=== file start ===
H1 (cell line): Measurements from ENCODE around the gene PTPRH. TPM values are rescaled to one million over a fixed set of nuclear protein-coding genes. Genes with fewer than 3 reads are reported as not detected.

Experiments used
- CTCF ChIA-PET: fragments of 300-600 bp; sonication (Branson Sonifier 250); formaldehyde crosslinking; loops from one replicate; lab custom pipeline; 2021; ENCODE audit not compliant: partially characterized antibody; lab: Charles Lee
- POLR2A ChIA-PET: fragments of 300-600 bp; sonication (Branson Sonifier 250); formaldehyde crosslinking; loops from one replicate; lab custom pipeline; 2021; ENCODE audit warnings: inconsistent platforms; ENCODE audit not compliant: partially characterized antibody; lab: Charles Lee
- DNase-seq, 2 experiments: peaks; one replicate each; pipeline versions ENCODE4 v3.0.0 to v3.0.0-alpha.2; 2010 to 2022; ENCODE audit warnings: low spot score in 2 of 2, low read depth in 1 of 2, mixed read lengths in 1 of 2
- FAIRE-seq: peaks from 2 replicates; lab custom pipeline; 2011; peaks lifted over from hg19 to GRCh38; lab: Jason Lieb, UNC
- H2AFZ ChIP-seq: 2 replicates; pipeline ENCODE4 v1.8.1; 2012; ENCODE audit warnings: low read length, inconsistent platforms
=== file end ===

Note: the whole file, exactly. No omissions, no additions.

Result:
H1 (cell line): Measurements from ENCODE around the gene PTPRH. TPM values are rescaled to one million over a fixed set of nuclear protein-coding genes. Genes with fewer than 3 reads are reported as not detected.

Experiments used
- CTCF ChIA-PET: fragments of 300-600 bp; sonication (Branson Sonifier 250); formaldehyde crosslinking; loops from one replicate; lab custom pipeline; 2021; ENCODE audit not compliant: partially characterized antibody; lab: Charles Lee
- POLR2A ChIA-PET: fragments of 300-600 bp; sonication (Branson Sonifier 250); formaldehyde crosslinking; loops from one replicate; lab custom pipeline; 2021; ENCODE audit warnings: inconsistent platforms; ENCODE audit not compliant: partially characterized antibody; lab: Charles Lee
- DNase-seq, 2 experiments: peaks; one replicate each; pipeline versions ENCODE4 v3.0.0 to v3.0.0-alpha.2; 2010 to 2022; ENCODE audit warnings: low spot score in 2 of 2, low read depth in 1 of 2, mixed read lengths in 1 of 2
- FAIRE-seq: peaks from 2 replicates; lab custom pipeline; 2011; peaks lifted over from hg19 to GRCh38; lab: Jason Lieb, UNC
- H2AFZ ChIP-seq: 2 replicates; pipeline ENCODE4 v1.8.1; 2012; ENCODE audit warnings: low read length, inconsistent platforms